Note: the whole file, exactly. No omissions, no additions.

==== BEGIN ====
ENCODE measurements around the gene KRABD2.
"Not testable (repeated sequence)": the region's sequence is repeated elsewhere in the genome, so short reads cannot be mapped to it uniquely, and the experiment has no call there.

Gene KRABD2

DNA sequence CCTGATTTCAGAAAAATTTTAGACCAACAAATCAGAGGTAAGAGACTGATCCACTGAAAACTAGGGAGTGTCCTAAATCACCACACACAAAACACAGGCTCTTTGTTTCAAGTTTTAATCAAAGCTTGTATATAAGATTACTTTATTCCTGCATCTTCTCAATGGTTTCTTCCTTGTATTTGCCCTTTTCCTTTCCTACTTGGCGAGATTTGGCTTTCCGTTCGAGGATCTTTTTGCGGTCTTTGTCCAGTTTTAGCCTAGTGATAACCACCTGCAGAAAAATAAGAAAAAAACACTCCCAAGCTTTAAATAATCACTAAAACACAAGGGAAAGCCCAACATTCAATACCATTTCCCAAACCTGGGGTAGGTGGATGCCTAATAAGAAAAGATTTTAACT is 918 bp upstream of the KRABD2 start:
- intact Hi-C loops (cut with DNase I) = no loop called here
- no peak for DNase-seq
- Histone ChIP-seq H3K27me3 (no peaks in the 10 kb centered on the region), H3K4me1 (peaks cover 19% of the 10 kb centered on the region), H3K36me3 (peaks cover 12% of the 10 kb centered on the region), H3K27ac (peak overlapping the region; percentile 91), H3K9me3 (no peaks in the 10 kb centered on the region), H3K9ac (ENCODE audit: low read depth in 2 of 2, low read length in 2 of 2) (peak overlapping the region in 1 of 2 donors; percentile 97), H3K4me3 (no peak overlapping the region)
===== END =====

ENCODE measurements around the gene KRABD2.
"Not testable (repeated sequence)": the region's sequence is repeated elsewhere in the genome, so short reads cannot be mapped to it uniquely, and the experiment has no call there.

Gene KRABD2

DNA sequence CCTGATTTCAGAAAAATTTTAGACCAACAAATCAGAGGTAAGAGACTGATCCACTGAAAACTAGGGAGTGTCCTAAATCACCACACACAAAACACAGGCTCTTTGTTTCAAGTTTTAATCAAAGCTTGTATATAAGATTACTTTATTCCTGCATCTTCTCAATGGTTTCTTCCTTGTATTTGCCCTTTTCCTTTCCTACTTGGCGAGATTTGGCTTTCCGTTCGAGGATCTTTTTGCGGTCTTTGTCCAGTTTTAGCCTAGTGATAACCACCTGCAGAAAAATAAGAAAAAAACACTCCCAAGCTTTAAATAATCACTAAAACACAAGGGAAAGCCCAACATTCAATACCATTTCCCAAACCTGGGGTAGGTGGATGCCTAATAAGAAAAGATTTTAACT is 918 bp upstream of the KRABD2 start:
- intact Hi-C loops (cut with DNase I) = no loop called here
- no peak for DNase-seq
- Histone ChIP-seq H3K27me3 (no peaks in the 10 kb centered on the region), H3K4me1 (peaks cover 19% of the 10 kb centered on the region), H3K36me3 (peaks cover 12% of the 10 kb centered on the region), H3K27ac (peak overlapping the region; percentile 91), H3K9me3 (no peaks in the 10 kb centered on the region), H3K9ac (ENCODE audit: low read depth in 2 of 2, low read length in 2 of 2) (peak overlapping the region in 1 of 2 donors; percentile 97), H3K4me3 (no peak overlapping the region)